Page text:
In 2014, a working group of around 20 valuation experts from France, Germany, The Netherlands, Poland, Spain, Sweden and the UK started developing a concept for a common principle-based methodology to determine L-TSV. This methodology became the basis for broader international discussions and has been presented at international conferences in Europe, South Korea and the United States as well as to several European associations and other European bodies.
The concept of L-TSV has been warmly welcomed everywhere and we have had many helpful discussions on the valuation methodology. The L-TSV Network is constantly growing. To join these discussions, please click on, how to “get involved”.
The main objectives of the L-TSV Network are:
The concept of a L-TSV for valuation for lending purposes can be implemented in most countries. The L-TSV Network encourages reaching a common understanding of how to determine the underlying principles and parameters of L-TSV and may therefore also promote the acceptance and application of L-TSV internationally. The complete harmonisation of L-TSV methodology at an international level is not the purpose of this initiative.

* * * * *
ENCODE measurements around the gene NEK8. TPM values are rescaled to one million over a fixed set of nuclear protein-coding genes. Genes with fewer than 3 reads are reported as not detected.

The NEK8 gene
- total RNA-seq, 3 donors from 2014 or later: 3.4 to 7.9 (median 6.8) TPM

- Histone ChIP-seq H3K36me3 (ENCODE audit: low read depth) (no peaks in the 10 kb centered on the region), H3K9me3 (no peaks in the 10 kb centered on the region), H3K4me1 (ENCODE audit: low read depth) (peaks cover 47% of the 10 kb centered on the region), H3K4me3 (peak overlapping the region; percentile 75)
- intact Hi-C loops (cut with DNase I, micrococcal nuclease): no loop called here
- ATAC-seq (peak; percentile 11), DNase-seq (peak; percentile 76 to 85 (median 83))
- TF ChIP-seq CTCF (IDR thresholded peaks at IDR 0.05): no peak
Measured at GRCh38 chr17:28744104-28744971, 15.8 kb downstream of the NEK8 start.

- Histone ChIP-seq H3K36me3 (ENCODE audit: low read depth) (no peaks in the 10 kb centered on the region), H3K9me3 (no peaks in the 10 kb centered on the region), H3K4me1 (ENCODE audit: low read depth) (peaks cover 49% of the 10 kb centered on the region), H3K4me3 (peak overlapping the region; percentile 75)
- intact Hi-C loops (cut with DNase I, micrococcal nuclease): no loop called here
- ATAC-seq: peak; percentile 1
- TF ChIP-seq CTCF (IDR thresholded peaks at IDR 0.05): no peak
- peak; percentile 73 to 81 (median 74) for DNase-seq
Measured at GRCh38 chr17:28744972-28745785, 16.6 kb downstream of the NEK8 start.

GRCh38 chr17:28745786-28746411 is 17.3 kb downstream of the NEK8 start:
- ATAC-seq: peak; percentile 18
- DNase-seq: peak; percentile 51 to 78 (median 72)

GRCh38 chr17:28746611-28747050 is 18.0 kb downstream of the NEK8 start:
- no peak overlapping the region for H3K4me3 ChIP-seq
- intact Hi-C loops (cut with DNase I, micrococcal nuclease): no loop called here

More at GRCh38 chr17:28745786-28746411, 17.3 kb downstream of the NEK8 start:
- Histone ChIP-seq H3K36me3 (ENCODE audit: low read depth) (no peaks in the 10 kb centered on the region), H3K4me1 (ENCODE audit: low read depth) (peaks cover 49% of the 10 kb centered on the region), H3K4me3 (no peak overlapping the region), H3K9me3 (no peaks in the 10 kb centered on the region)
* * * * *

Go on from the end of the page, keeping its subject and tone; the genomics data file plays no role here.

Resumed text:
The results of this project are contributing to further international discussions regarding valuation for lending purposes and could also form the basis for further discussions at national level concerning the potential of L-TSV being for introduction in various countries.
Although Long-Term Sustainable Value is defined at a European Level, e.g. in Regulation (EU) 575/2013 (Capital Requirements Regulation) and European Valuation Standards (EVS 2016), using the term “Mortgage Lending Value”, until now it has not been used in many European countries. According to the European Banking Authority (EBA), methodological criteria for Mortgage Lending Value exist in the Czech Republic, Germany, Poland and Spain.
The concept of L-TSV is used most widely in Germany. Compared to other countries, Germany was largely unaffected by the worldwide turbulence seen on real estate markets in recent years. There are many reasons for this: beside the differences in the structure and functioning of Germany’s residential and commercial property markets compared to those of other countries, its market is stabilised by the particular way in which property is financed. Fixed-rate lending, which is usual there, the widespread use of Pfandbriefs (covered mortgage bonds) for refinancing property and the associated use of L-TSV contributed substantially to avoiding speculation and high levels of price volatility.
These characteristics of the German financial and property markets have also been analysed outside Germany, and experience on those markets has been taken as an opportunity to consider at the issue of L-TSV more closely – within professional valuation circles but also in the banking regulation and supervision context.